Best Jazz Albums
James P. Johnson
Classic James P. Johnson Sessions 1921-1943
Each generation of jazz musicians has their test pieces, challenging songs that they need to learn and master in order to be taken seriously in the jazz world. During the bebop era it was “Cherokee” and after 1960 it was “Giant Steps.” Back in the 1920s, every stride pianist needed to learn James P. Johnson’s “Carolina Shout.” Duke Ellington learned it by slowing down a piano roll version so he could practice the piece.
Featured Track: Carolina Shout
James P. Johnson was considered the master of stride piano, keeping time with his left hand (which alternated between bass notes and chords) while his right played melodic variations. At rent parties he could come up with an endless amount of variations to play on “Carolina Shout.” This is the earliest recording of his piece and it set the standard for what was to follow.
Jelly Roll Morton
The Complete Victor Recordings
One of the most distinctive pianists of the pre-1930 era, Jelly Roll Morton was also among jazz’s first major composers and arrangers. His series of recordings with his Red Hot Peppers during 1926-30 are full of joyful surprises, and his style of New Orleans jazz is heard at its most exciting during “Black Bottom Stomp.”
Featured Track: Black Bottom Stomp
Utilizing two-bar breaks, both jammed and arranged ensembles, and short solos that are sometimes written-out and at other times improvised, Morton makes the most out of every second during this three-minute performance. His septet (with cornetist George Mitchell, trombonist Kid Ory, and clarinetist Omer Simeon) is heard in a variety of different combinations during the exhilarating performance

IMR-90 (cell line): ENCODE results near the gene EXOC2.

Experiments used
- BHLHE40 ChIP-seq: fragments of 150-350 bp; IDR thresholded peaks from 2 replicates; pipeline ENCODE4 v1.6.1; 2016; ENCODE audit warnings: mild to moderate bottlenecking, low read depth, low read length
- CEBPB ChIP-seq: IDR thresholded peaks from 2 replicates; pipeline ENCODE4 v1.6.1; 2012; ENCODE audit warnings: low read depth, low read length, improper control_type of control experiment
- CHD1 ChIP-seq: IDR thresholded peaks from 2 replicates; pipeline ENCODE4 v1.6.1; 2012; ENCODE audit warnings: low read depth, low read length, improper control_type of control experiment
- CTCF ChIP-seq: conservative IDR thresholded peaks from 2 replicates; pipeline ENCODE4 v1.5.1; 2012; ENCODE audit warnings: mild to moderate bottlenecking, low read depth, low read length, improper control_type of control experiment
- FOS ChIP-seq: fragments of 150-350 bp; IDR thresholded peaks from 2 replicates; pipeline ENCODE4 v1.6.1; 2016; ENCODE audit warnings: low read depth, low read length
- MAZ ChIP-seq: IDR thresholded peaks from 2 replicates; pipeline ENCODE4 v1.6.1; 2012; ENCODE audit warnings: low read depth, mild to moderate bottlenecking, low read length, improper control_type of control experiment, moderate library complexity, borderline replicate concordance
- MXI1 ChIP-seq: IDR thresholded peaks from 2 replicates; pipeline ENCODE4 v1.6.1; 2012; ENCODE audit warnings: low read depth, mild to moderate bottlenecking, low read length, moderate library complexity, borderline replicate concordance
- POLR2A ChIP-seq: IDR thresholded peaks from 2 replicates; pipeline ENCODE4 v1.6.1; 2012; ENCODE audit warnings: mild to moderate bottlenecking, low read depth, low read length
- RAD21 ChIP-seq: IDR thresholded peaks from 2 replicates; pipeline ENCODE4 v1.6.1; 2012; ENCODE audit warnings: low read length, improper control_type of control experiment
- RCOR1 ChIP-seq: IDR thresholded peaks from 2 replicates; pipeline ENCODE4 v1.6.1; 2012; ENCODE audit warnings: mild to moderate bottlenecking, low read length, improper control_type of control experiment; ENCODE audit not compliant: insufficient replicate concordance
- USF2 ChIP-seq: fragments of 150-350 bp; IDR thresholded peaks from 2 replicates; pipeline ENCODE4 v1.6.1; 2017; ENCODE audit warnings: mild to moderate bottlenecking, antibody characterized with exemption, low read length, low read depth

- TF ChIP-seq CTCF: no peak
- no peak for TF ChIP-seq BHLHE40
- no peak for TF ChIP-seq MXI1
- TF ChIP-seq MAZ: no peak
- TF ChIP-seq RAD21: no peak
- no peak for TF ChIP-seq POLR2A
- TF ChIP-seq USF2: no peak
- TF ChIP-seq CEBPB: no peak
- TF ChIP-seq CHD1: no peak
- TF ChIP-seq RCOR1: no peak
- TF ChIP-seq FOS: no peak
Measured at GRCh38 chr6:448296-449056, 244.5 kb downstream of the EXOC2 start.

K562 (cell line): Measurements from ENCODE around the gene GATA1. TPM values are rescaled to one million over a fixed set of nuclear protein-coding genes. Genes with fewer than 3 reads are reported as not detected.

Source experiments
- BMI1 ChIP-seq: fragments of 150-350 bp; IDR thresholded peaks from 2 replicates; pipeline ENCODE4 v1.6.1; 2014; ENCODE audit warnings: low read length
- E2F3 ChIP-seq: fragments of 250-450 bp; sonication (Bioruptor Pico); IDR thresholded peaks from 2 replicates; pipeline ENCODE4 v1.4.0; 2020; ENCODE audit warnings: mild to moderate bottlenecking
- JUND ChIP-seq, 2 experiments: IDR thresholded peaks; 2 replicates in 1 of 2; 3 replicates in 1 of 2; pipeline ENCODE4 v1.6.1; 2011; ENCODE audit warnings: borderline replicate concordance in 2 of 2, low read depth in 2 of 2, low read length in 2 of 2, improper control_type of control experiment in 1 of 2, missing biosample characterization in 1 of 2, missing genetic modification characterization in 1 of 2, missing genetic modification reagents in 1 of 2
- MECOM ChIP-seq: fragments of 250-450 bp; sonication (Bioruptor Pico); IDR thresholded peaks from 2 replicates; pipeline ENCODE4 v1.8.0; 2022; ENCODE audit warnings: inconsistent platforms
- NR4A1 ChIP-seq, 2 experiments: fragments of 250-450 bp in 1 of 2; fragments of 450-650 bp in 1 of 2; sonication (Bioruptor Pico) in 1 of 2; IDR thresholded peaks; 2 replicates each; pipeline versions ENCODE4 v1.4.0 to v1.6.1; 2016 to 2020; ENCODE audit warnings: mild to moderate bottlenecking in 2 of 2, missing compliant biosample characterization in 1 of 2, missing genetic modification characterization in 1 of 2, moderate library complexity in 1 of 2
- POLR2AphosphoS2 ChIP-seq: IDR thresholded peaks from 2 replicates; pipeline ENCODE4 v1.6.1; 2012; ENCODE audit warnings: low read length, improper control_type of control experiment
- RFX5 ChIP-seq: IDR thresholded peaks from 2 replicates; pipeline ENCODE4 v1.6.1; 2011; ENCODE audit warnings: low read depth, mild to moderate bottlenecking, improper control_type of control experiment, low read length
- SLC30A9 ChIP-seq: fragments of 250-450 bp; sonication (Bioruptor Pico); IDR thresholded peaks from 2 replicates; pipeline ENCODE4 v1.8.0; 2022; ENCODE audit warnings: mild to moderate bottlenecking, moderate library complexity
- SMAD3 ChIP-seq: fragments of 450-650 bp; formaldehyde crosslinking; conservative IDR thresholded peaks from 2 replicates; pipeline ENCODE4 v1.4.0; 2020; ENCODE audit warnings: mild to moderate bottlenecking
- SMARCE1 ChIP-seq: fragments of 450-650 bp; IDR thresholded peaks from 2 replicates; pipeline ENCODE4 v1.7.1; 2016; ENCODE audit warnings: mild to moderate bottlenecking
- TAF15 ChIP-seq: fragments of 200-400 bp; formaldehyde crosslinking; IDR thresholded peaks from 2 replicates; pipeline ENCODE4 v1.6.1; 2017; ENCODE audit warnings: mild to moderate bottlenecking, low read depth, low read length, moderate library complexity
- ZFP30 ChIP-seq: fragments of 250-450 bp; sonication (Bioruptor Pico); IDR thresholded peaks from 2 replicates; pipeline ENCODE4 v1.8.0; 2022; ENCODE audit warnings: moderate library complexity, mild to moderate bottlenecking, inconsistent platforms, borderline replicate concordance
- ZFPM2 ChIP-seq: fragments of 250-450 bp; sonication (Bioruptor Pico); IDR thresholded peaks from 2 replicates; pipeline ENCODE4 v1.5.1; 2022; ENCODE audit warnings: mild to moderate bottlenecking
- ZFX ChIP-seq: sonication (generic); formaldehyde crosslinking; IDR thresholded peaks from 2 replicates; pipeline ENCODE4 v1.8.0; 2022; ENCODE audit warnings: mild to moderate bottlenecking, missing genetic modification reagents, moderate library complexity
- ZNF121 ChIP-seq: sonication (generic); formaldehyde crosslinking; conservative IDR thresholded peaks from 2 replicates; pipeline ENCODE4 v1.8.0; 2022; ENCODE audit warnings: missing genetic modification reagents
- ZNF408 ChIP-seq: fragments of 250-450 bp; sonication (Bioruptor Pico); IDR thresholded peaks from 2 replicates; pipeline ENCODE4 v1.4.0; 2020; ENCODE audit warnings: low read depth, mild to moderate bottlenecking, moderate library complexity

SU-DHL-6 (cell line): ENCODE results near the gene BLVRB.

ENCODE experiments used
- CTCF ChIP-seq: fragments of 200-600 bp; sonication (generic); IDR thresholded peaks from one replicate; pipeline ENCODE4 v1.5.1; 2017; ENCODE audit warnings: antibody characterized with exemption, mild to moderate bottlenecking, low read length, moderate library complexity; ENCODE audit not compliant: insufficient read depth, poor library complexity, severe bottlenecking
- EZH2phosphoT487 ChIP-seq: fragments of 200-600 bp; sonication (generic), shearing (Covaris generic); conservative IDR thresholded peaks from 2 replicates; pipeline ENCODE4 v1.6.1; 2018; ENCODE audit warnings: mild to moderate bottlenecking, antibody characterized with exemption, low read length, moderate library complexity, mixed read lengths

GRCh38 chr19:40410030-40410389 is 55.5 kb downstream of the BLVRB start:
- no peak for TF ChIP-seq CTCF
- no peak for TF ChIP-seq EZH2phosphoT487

Vol. 1 – Singing The Blues
A cornetist with a beautiful cool tone, a lyrical style and relaxed phrasing, Bix Beiderbecke was already a legend a few years before his early death in 1931. One can hear in his playing aspects of the styles of Bobby Hackett, Miles Davis and Chet Baker along with the leaders of West Coast cool jazz of the 1950s.
Featured Track: Singing’ The Blues
Beiderbecke’s most famous solo was on 1927’s “Singin’ The Blues,” one of the first jazz ballads. In addition to his playing (which is both flawless and spontaneous), the C-melody sax solo of Frank Trumbauer and the subtle contributions of guitarist Eddie Lang also help make this performance into a classic
Vol. 1 – Singing The Blues
Although famous in the jazz world as a very original cornetist, Bix Beiderbecke’s first instrument was the piano. He only recorded four times as a pianist and “In A Mist” was his only piano solo recording.
Featured Track: In A Mist
In his short life, Beiderbecke wrote four impressionistic works that were influenced by classical, folk and jazz. While he never waxed “Candlelights,” “In The Dark” and “Flashes” (other pianists have since recorded those works), he recorded “In A Mist,” often departing from what would be the written score to improvise variations on a work that was very advanced for jazz of 1927.
Boogie Woogie, Stride and the Piano Blues
Like most jazz pianists of the 1920s, Earl Hines began his career as a stride pianist, keeping time with his left-hand, but he soon went in his own direction. While never completely abandoning stride, he enjoyed taking hair-raising breaks in which the time was briefly suspended before magically returning at the last moment.
Featured Track: The Father’s Getaway
On 1939’s “The Father’s Getaway,” after an impressionistic introduction, Hines starts the piece as a hot stride number. However it quickly becomes apparent that his left-hand has a mind of its own, stopping altogether in spots and joining with the right-hand on some wild breaks and transitions. The result is completely unpredictable music that sounds like no one else but Earl Hines.